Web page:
DynCorp's Rent-a-Cops May Head to Iraq

DynCorp is advertising for employees, specifically, Rent-a-Cops to send to Iraq to police the country.
"When the area is safe, we will go in. Watch CNN. In the meantime fax us a resume if you want a job," Homer Newman, a Dyncorp recruiter told Corpwatch. But Chuck Wilkins, a company spokesman in Virginia, said: "The contract hasn't yet been awarded."

Yet a website has been offering DynCcrp jobs to "individuals with appropriate experience and expertise to participate in an international effort to re-establish police, justice and prison functions in post-conflict Iraq." The company is looking for active duty or recently retired cops and prison guards and "experienced judicial experts." Applicants must be US citizens with ten years of sworn civilian domestic law enforcement. The site even has a toll free number and a "cops.recruiting@dyncorp.com" email address for applicants.

The website explains that recruits will help "establish police stations and monitor activities determining the selection, screening and training processes for police officers, demonstrating police practices and techniques used by democratic societies advising local police on criminal investigation methods and monitoring their progress working side-by-side with police officers from around the world reporting humanitarian violation."
DynCorp has a questionable history with respect to policing in other parts of the world.

US Rep. Janice Schakowsky, an Illinois Democrat, told Wired magazine that...DynCorp's employees have a history of behaving like cowboys." "Is the US military privatizing its missions to avoid public controversy or to avoid embarrassment - to hide body bags from the media and shield the military from public opinion?" she asked.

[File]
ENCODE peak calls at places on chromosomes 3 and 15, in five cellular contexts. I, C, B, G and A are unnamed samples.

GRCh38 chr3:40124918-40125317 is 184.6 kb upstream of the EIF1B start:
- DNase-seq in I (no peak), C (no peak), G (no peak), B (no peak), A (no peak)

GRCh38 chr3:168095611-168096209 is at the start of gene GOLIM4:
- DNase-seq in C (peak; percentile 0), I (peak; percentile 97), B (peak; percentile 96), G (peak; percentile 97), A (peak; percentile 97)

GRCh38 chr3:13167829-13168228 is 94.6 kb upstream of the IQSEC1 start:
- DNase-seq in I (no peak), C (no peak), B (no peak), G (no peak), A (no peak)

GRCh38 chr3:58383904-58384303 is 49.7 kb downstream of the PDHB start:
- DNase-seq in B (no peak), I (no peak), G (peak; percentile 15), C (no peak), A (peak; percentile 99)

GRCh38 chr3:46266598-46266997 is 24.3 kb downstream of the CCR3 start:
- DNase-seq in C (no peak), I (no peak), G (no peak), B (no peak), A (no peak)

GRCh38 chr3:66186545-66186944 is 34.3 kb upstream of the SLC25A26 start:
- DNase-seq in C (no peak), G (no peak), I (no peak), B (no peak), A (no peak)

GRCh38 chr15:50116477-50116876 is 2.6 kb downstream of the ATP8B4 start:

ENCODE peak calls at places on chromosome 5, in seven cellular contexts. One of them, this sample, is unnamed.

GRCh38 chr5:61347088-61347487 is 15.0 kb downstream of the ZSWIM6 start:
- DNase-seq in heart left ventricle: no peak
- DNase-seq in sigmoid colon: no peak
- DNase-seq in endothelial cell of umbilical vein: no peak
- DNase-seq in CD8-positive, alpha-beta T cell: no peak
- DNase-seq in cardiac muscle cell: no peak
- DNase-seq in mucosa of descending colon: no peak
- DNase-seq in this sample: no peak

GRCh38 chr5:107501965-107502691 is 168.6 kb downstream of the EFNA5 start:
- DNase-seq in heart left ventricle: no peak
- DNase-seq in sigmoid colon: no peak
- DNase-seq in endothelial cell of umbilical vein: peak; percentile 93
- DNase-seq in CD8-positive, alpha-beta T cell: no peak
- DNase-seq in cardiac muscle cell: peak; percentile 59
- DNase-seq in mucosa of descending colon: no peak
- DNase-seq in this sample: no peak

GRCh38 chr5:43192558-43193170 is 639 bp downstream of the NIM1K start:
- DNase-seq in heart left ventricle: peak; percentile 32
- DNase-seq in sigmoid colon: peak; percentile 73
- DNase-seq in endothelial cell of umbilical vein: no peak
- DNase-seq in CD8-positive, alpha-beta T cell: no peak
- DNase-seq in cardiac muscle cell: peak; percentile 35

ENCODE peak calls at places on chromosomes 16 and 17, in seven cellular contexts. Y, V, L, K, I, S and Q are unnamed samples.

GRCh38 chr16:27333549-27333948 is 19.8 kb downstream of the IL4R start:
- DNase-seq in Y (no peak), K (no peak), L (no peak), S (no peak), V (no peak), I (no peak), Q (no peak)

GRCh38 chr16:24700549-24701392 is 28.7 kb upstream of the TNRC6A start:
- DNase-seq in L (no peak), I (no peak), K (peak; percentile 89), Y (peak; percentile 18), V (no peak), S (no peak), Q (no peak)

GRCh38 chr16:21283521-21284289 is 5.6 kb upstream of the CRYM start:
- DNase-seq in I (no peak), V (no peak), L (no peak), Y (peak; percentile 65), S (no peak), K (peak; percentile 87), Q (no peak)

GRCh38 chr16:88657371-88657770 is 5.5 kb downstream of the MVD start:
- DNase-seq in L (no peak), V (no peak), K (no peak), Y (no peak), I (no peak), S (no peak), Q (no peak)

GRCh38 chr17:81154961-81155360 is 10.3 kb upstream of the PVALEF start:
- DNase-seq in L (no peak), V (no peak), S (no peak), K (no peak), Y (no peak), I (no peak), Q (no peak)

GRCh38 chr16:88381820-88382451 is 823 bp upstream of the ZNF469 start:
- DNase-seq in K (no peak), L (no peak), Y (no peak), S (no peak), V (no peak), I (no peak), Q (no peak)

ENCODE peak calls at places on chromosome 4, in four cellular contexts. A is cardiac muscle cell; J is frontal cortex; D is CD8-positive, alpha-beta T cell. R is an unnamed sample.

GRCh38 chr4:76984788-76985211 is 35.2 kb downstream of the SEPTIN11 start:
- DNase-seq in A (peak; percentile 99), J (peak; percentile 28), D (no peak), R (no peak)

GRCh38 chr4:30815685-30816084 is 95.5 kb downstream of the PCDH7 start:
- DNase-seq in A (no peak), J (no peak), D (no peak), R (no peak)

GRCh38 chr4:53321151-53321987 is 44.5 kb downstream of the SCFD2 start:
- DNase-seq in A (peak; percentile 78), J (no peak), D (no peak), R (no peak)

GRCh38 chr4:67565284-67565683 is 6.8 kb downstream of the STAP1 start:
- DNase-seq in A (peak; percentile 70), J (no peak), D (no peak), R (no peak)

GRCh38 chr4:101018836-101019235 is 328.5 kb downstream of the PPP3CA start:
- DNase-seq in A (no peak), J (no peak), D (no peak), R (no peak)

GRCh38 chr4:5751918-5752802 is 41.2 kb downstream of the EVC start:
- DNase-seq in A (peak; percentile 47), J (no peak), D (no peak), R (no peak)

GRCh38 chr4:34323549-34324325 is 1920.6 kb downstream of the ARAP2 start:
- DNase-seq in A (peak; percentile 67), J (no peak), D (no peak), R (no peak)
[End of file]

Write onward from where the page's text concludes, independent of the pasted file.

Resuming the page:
At least two former employees have sued DynCorp alleging it engaged in immoral and inhumane practices.
Kathryn Bolkovac, a U.N. International Police Force monitor filed a lawsuit in Britain in 2001 against DynCorp for firing her after she reported that Dyncorp police trainers in Bosnia were paying for prostitutes and participating in sex trafficking. Many of the Dyncorp employees were forced to resign under suspicion of illegal activity. But none were prosecuted, since they enjoy immunity from prosecution in Bosnia.

Earlier that year Ben Johnston, a DynCorp aircraft mechanic for Apache and Blackhawk helicopters in Kosovo, filed a lawsuit against his employer. The suit alleged that that in the latter part of 1999 Johnson "learned that employees and supervisors from DynCorp were engaging in perverse, illegal and inhumane behavior [and] were purchasing illegal weapons, women, forged passports and [participating in] other immoral acts."

The suit charges that "Johnston witnessed coworkers and supervisors literally buying and selling women for their own personal enjoyment, and employees would brag about the various ages and talents of the individual slaves they had purchased."
[link via Cursor]

Update: Jeanne D'Arc of Body and Soul has some choice words about DynCorp and policing in Iraq.

< Is Saddam Alive or Dead? | Ujaama Pleads Guilty in Seattle Terror Case >
  • The Online Magazine with Liberal coverage of crime-related political and injustice news

  • Contribute To TalkLeft

  • Display: Sort: